July 26, 2023
President, Patrick J. McGovern Foundation
Technology holds the key to building resilient societies as we witness the development of artificial intelligence (AI)-powered early warning systems and supply chain management. However, as we embrace these advancements, critical questions arise about the opportunities they present and the potential risks they entail.
During the U.S. Chamber Foundation's 12th Annual Building Resilience Conference, five panelists discussed the opportunities and risks of this emerging technology.
Artificial Intelligence Intersects with Disaster Prediction and Climate Change
Emerging technologies can improve outcomes and responses to critical challenges that communities are facing. In particular, AI can “fill in the gaps” where data is missing to help communities make more informed decisions about short-term and long-term disaster prediction and planning, according to Sean Griffin, CEO and Founder of Disaster Tech.
“When we don’t have data from a power company [on] overhead lines and distribution systems, we can use streets or other adjacent inferences to be able to make an educated guess,” he explained. “We can use AI to learn from the past, but also [to] use predictive data for the future … to make better investment decisions.”
Prachi Sukhatankar, Vice President of Booz Allen Hamilton’s Climate and Infrastructure unit, shared the untapped potential of AI in collecting disaster and climate change data. Booz Allen is exploring opportunities to use technology to alert about fires using AI smoke sensor detection.
“Ultimately, what matters is how we are meaningfully applying those technologies and … figuring out those last several miles where we provide that intuitive experience to the stakeholders,” said Sukhatankar.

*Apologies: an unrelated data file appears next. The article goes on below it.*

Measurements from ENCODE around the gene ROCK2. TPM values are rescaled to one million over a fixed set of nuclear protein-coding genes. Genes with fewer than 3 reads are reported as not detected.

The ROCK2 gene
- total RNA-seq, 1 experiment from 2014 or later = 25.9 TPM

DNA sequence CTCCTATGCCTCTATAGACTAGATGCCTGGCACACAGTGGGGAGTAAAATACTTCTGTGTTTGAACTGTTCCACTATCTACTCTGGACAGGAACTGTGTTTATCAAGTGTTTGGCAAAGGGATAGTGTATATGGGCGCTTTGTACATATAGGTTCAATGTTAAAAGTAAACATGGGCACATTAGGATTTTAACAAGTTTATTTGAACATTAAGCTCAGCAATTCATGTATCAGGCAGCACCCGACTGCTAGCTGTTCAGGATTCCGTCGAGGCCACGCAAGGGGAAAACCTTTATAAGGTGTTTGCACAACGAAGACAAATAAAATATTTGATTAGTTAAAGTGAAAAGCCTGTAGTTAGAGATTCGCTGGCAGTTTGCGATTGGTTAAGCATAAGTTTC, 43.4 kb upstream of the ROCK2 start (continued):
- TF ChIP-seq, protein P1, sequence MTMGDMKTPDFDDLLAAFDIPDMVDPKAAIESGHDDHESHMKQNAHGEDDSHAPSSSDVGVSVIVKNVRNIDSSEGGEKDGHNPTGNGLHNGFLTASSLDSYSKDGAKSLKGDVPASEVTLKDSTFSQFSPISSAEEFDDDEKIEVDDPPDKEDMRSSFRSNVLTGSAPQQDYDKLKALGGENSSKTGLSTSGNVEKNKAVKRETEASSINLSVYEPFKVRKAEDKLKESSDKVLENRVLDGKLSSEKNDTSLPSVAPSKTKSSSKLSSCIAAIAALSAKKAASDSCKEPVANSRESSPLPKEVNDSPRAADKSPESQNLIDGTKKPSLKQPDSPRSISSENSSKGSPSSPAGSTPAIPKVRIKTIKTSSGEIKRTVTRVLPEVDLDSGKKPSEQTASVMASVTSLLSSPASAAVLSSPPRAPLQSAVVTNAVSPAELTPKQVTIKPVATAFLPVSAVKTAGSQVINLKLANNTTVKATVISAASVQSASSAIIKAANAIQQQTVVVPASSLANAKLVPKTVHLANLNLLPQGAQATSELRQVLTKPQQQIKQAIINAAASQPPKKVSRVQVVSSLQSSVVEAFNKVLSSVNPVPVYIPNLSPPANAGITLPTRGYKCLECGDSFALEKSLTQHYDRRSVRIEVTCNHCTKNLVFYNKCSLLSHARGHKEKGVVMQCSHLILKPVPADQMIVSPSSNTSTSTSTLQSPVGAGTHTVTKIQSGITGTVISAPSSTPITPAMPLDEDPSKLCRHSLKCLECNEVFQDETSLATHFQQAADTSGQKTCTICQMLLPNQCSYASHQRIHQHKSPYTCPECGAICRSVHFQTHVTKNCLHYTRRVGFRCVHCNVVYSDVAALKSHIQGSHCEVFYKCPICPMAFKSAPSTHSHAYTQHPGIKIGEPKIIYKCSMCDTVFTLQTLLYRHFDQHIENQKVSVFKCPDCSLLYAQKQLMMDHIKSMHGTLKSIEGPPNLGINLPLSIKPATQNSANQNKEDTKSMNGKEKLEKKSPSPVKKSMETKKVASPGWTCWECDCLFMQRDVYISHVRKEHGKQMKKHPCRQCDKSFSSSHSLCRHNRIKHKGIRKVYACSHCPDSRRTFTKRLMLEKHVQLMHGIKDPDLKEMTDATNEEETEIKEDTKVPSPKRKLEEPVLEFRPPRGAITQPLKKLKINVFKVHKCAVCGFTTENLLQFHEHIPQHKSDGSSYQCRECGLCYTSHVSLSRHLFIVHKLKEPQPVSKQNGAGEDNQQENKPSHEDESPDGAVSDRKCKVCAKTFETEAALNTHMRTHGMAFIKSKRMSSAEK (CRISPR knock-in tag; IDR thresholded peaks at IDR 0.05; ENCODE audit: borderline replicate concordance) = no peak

AI Can Support Financial Agency During Crises
During crises, it can be difficult and costly to transfer money around the world. David Fortino, Director of Strategic Response for Circle, explained the benefit of blockchain technology in providing financial agency.
“Circle’s in a unique position to utilize blockchain technology and move money across the world in times of need,” Fortino said. “We do that through a digital dollar, a stablecoin called USDC.”
Circle recently utilized digital wallets and partnerships with MoneyGram locations to aid Ukrainian refugees.
“This is a way of getting that aid to local countries around the world in a fast, transparent, stable environment,” Fortino added.
Technology Users Must Become Technological Architects
Frank Shultz, CEO & Founder of Infinite Blue, emphasized the importance of making the digital transformation more accessible to the broader public.
“There’s a lot of concepts in risk and in business continuity, and even AI … it becomes so ‘jargon-y’ that it really distances people from understanding what it is,” he explained.
The ultimate goal, according to Schulz, is empowering every employee within an organization to take action.
“Our mission is to put the right data in people’s hands at the right time, and that’s really complicated,” he added. “There’s a lot of data out there and in your organization that you need to thread together.”
To aid in this, Infinite Blue utilizes publicly-available data to show what can be mitigated early on, and incorporates real-time threat intelligence to help mobilize a timely response.
The AI-Powered Future Offers Both Opportunity and Risk
According to Sukhatankar, emerging technologies like AI will continue to exist and evolve.
“What we need to do is think through how we can infuse them better in our operations,” she emphasized.
Current discussions are focused on what information AI is fed and what happens when false information gets circulated.
“[We] have to be measured in how we implement and put checks in to make sure that we’re getting the right results,” Shultz said.
Another concern to consider is the overload of the electric grid systems with the increase of emerging technologies.
“We need to be cognizant of the future risks of what these systems may demand of us as a society,” said Fortino, “and we need to start planning for that.”